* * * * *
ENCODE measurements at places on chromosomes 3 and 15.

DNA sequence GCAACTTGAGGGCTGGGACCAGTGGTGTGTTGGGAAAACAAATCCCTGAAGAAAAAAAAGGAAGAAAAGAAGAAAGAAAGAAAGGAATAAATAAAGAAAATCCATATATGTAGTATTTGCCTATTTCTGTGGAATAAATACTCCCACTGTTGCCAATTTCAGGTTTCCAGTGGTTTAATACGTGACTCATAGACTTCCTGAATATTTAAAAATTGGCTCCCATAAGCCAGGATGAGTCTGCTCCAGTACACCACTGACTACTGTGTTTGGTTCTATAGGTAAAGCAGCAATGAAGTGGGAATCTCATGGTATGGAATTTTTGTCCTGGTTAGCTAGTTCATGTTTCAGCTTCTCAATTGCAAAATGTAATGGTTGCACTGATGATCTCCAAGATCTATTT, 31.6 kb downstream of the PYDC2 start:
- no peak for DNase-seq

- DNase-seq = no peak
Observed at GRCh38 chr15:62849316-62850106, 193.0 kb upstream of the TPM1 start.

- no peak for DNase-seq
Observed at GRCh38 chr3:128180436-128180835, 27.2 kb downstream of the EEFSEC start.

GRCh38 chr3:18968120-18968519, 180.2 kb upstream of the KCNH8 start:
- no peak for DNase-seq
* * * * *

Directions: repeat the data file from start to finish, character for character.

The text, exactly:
ENCODE measurements at places on chromosomes 3 and 15.

DNA sequence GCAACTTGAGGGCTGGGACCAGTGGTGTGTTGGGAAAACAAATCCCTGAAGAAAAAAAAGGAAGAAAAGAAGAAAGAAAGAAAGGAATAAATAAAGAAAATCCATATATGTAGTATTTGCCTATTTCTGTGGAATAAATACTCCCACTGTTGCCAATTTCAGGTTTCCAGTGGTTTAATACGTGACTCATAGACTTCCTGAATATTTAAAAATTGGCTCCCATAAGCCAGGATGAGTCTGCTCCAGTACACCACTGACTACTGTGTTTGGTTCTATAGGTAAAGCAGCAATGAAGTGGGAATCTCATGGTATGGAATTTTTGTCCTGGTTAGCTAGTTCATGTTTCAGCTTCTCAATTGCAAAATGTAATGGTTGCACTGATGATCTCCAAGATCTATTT, 31.6 kb downstream of the PYDC2 start:
- no peak for DNase-seq

- DNase-seq = no peak
Observed at GRCh38 chr15:62849316-62850106, 193.0 kb upstream of the TPM1 start.

- no peak for DNase-seq
Observed at GRCh38 chr3:128180436-128180835, 27.2 kb downstream of the EEFSEC start.

GRCh38 chr3:18968120-18968519, 180.2 kb upstream of the KCNH8 start:
- no peak for DNase-seq